Audie Cornish heads into the office for Tuesday’s broadcast of “All Things Considered” but slows down to hear some rock-and-roll.

California band OK Go is riffing away on a stake-bed truck parked in the NPR driveway and before she knows it, the radio host has been lured into a music video. While frontman Damian Kulash strums an acoustic guitar, Cornish schleps a bright orange crate labeled “TINY DESK” onto the truck bed and drops it at his feet.

And cut.

“Can’t wait to see how it turns out,” Cornish says. “I have to go talk about gay marriage rulings now.”

This month and next, NPR is relocating from 635 Massachusetts Ave. NW to 1111 North Capitol St. NE — which means that one of Washington’s most-beloved music venues is moving, too. Since 2008, NPR Music, the branch tasked with introducing listeners to new sounds, has been hosting its in­cred­ibly popular Tiny Desk Concerts, intimate performances by big names amid sedate cubicles, filmed before an audience of NPR employees and posted online.

OK Go, whose members have roots in the Washington area, has never played a Tiny Desk Concert but knows the power of viral media, promoting its quirky rock tunes with stunt-laden videos. To commemorate the big move, NPR Music called on the band to give a performance that would be filmed in meticulous, stop-motion-ish staccato at the old offices and the new — and on a truck weaving through the streets of Washington in between. (The video is expected to surface online in late April.)

The most popular Tiny Desk Concerts are viral in their own right. Performances from Carolina folk stars the Avett Brothers and a cusp-of-ubiquity Adele have each gathered more than a million views on YouTube. And that massive reach is emblematic of NPR Music’s continued transformation into a rarefied hype engine. Many in the music biz agree that the full embrace of NPR Music provides a publicity boost as potent as a booking on “Saturday Night Live.”

The desk itself isn’t tiny. It belongs to Bob Boilen, creator and host of “All Songs Considered” and founding member of Tiny Desk Unit, the Washington-based new-wave band that was famously the first band to perform at the old 9:30 Club back in 1980. Boilen says he and colleague Stephen Thompson came up with the idea after struggling to hear a hushed performance from folk singer Laura Gibson through the audience’s jibber-jabber.

Afterward, “Stephen jokingly said to her, ‘Next time you’re in town, you oughta just play Bob’s desk,’ ” Boilen says. “My brain just lit up.”

Nearly five years later, NPR Music has hosted more than 250 concerts from Boilen’s desk, including performances from Wilco, Mavis Staples, Phoenix, Tom Jones and Chuck Brown. Boilen can remember only three acts crashing and burning, never to be seen by the online masses. (He’s too classy to name names.)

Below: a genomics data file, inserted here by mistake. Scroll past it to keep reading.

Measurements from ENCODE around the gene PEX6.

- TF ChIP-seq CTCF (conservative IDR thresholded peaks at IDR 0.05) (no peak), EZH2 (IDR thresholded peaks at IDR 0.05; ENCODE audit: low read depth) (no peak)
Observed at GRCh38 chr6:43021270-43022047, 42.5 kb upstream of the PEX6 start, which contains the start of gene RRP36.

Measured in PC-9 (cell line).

That’s because a Tiny Desk Concert is a desirable gig but also a tough one. Musicians must sing into a single microphone, usually on little sleep, always beneath unflattering office lighting, often with NPR employees clacking away at their neighboring computers in the background, constantly aware that thousands will soon be watching from the other side of the camera.

According to Boilen, singer-songwriter Thao Nguyen summed up the experience best: “ ‘This was intimate and awkward, a lot like my last boyfriend.’ ”

But they always draw a crowd. An intraoffice e-mail goes out days before each Tiny Desk Concert, followed by an intercom announcement moments before showtime. On average, 60 NPR employees congregate. Bigger gigs draw more than 100, including a recent performance from British sad-rockers the xx, for which staff members had to cordon off the NPR Music office area with a velvet rope, making a drab office hallway feel like a nightclub sidewalk.

Elise Hu, a digital editor in NPR’s newsroom, is a Tiny Desk Concert regular. Josh Ritter played her first day at work. Steve Earle’s performance made her weep. And when she posts her Tiny Desk snapshots on Instagram (frequently) her friends get jealous (very). “It’s quite a work perk to be able to walk up to the fifth floor, walk down the hall and see the Decemberists,” Hu says.

With an April 15 moving date fast approaching, NPR Music’s office space is a quarter-packed mess. There’s lots of ephemera that needs boxing up, including a paper coffee cup once clutched by Lyle Lovett and the half-sipped bottle of Fiji spring water labeled “Adele 2/17/11.”

“We can’t seem to find Daniel Johnston’s cookie,” says Boilen rifling behind his desk. “It’ll turn up. Nobody’s gonna eat it.”

Back outside, OK Go is filming what must feel like take jillion of a kerjillion. “We do so many things like this that require us shooting over and over and over again, so it’s not an unfamiliar feeling,” says Kulash, during a coffee break. “Everybody’s in this really, ‘Can we do it!?’ mode.”

So back onto the truck bed he climbs, and after three false starts, the Ford F-450’s ignition va-vrooms on the one, finally allowing this rolling spectacle to swing a gentle left onto Massachusetts Avenue.

Oblivious pedestrians stride by. Bicyclists coast along. Passing drivers squeeze 2 and 10. Workaday Washington refuses to have its head turned.

But check YouTube in a month or so. Millions are likely to have clicked.